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Best Warren Zevon Songs: 20 Essential Tracks For Excitable Boys
Adam Beeson
List & Guides

Best Warren Zevon Songs: 20 Essential Tracks For Excitable Boys

The best Warren Zevon songs reveal the songwriter – ‘a moralist in cynic’s clothing’ – to have been one of the most gifted talents in music.

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Warren Zevon was a restless, sardonic genius. Born on 24 January 1947, he came to embody the dark side of the music industry’s drinking and drug excesses in the 70s. His lasting legacy is not his wild life, though; as the best Warren Zevon songs prove, it is as one of the most gifted songwriters in modern music.

Though Zevon was noted for his unsettling humour and satirical songs, there is also a vulnerability and longing in his finest ballads which is genuinely touching. His friend and collaborator Bruce Springsteen said Zevon wrote beautifully about “the good, the bad and the ugly”, and described him as “a moralist in cynic’s clothing”.

Death and dying were among Zevon’s favourite topics, and the musician was only 56 when his life ended as a result of lung cancer, on 7 September 2003. Though Zevon said he found life “hard and baffling”, his insights and observations have inspired music fans and musicians alike.

Here, then, are our 20 best Warren Zevon songs.

Listen to Warren Zevon’s greatest tracks here, and check out our best Warren Zevon songs, below.

20: Tenderness On The Block (1978)

Though Zevon was renowned for his black humour and savage wit, some of Warren Zevon’s best songs proved he was also capable of writing delicate songs about love, including Tenderness On The Block, a moving coming-of-age song about a young girl’s first love. which was co-written with Jackson Browne. It is somehow typically Zevon that the song was composed after a wild, drunken night in which he pulled the banister off the stairwell in his house. Browne later said that he could not keep up with Zevon’s fearsome drinking. “I passed out, because I don’t drink like that, but he kept going. When I woke up, the song was finished. He wrote most of it. I started it, and he finished it.” The song appeared on 1978’sExcitable Boy album.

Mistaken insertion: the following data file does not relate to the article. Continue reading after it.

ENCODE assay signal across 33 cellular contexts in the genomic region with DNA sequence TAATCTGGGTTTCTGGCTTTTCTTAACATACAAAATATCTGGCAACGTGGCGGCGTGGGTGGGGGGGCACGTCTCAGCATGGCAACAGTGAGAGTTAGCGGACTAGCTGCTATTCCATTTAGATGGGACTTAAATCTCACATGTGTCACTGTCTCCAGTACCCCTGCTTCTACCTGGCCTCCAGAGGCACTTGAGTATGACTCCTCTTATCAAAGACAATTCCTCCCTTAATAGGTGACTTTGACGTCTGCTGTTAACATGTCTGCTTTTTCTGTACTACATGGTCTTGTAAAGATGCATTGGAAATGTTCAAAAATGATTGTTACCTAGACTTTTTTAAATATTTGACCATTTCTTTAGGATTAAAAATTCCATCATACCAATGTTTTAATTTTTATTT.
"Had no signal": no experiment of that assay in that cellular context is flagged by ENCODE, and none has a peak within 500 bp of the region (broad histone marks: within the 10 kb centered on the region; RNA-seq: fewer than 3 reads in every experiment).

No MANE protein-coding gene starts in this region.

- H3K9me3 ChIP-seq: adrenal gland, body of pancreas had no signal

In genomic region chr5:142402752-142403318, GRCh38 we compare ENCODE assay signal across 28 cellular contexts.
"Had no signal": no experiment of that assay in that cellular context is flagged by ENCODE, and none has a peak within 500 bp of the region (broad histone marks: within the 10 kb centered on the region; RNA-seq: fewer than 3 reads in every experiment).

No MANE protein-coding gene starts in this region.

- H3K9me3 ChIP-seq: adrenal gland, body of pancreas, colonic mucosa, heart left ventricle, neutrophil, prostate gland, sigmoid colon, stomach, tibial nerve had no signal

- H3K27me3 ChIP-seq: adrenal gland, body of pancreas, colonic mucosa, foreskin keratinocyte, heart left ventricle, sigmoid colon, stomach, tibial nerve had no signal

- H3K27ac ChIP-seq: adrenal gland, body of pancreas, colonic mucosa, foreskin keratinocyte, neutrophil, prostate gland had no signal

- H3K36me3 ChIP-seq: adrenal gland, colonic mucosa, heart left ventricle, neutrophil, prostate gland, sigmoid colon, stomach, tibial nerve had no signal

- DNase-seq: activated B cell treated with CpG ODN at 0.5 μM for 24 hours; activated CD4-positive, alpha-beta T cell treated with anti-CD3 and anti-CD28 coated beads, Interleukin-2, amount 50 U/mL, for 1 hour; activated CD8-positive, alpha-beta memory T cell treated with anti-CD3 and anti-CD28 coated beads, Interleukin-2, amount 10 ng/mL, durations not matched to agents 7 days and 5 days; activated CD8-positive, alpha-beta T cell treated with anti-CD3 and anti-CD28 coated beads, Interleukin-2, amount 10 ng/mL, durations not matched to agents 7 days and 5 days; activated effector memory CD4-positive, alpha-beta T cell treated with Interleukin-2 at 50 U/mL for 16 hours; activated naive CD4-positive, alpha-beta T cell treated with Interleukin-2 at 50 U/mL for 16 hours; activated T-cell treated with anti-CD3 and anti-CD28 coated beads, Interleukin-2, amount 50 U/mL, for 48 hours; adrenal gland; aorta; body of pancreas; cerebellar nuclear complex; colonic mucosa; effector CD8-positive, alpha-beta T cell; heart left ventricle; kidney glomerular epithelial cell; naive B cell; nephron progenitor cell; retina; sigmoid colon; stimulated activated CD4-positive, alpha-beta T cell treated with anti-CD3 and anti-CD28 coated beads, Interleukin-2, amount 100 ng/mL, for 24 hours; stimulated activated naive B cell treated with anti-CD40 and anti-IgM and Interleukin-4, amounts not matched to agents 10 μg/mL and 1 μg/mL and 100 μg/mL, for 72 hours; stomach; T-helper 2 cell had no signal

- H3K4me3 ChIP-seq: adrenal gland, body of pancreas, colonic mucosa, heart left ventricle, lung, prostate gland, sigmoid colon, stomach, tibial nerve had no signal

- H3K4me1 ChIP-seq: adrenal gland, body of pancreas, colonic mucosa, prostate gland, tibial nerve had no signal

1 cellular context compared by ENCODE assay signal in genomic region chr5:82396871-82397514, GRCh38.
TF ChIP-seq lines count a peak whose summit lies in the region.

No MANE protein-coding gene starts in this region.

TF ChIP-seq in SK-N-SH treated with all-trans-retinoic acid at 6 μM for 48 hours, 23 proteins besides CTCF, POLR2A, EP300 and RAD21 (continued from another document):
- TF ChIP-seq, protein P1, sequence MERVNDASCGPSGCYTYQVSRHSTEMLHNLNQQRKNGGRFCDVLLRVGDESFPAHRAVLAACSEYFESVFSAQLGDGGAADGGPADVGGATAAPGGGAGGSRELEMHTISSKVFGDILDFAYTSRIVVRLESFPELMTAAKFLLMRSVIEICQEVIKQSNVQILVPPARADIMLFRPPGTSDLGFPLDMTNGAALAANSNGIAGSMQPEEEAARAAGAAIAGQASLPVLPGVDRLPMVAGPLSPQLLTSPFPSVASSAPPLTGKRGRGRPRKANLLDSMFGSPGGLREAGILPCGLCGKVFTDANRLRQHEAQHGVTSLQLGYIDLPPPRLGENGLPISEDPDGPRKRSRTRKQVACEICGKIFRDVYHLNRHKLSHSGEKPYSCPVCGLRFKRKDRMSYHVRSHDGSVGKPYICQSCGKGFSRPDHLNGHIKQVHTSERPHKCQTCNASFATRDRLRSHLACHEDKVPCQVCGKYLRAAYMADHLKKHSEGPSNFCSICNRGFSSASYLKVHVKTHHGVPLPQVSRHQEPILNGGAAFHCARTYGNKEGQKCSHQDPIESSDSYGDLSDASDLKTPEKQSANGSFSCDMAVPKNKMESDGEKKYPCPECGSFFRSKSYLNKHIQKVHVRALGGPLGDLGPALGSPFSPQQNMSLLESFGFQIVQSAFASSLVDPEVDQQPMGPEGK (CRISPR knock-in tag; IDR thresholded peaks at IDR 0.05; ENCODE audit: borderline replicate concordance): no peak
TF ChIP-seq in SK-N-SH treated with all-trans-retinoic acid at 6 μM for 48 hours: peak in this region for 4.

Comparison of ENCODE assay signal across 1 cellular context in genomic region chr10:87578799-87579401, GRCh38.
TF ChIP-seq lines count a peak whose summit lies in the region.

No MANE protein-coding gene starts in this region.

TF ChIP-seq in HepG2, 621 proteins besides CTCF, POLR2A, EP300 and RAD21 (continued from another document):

19: For My Next Trick I’ll Need A Volunteer (2000)

Zevon’s 2000 album, Life’ll Kill Ya, contained lots of wonderful curiosities worthy of inclusion among the best Warren Zevon songs, including My Shit’s Fucked Up and Porcelain Monkey, a song that reflects on Elvis Presley’s tragic downfall. The album also contained the offbeat, touching For My Next Trick I’ll Need A Volunteer, an imagined lament from a lonely magician. The song featured some great guitar playing from Chuck Prophet, who had vivid memories of the recording session. “Warren was intimidating in so many ways, but also astonishingly intelligent. It was just incredible to be around him,” Prophet said in 2003. “He really is one of the sharpest, funniest, wittiest people I’ve ever been around. As acerbic as he is and as surly as he can be, he’s also one of the sweetest guys, too.”

18: Searching for A Heart (1991)

Searching For A Heart, the closing track on Mr Bad Example, is a wrenchingly honest meditation on love. Zevon’s friend, the talk show host David Letterman, said that the lines “They say love conquers all/You can’t start it like a car/You can’t stop it with a gun”

were among the finest Zevon ever wrote. This complex reflection on desire and unrequited love revealed the songwriter’s ambiguity about life: the song’s narrator is open to true love, but knows how hard it is to find. The song’s lyrics, which admit to a past of a “thousand casuals and one-night stands”, was written during a period in which Zevon had become sober. Eagles’ Don Henley later covered it as the opening track for the posthumous all-star tribute album Enjoy Every Sandwich, whose title came from an interview Zevon did with David Letterman. Asked about any wisdom he’d gained facing his own mortality, the songwriter replied: “Just how much you’re supposed to enjoy every sandwich.”

17: Reconsider Me (1987)

Reconsider Me, from the album Sentimental Hygiene, is a gorgeous forgiveness ballad which became a staple of Zevon’s live shows. Jai Winding, son of renowned jazz trombonist Kai Winding, played keyboards on the song, alongside Mike Campbell, of Tom Petty’s Heartbreakers, on guitar. Though the single release failed to chart, this tortured pop classic has since risen in stature among the best Warren Zevon songs, attracting covers by Pretenders, Stevie Nicks and Steve Earle. “To me, the message of my songs, of all songs, is ‘enjoy life’,” Zevon famously said – even about the sad ones.

16: Mohammed’s Radio (1976)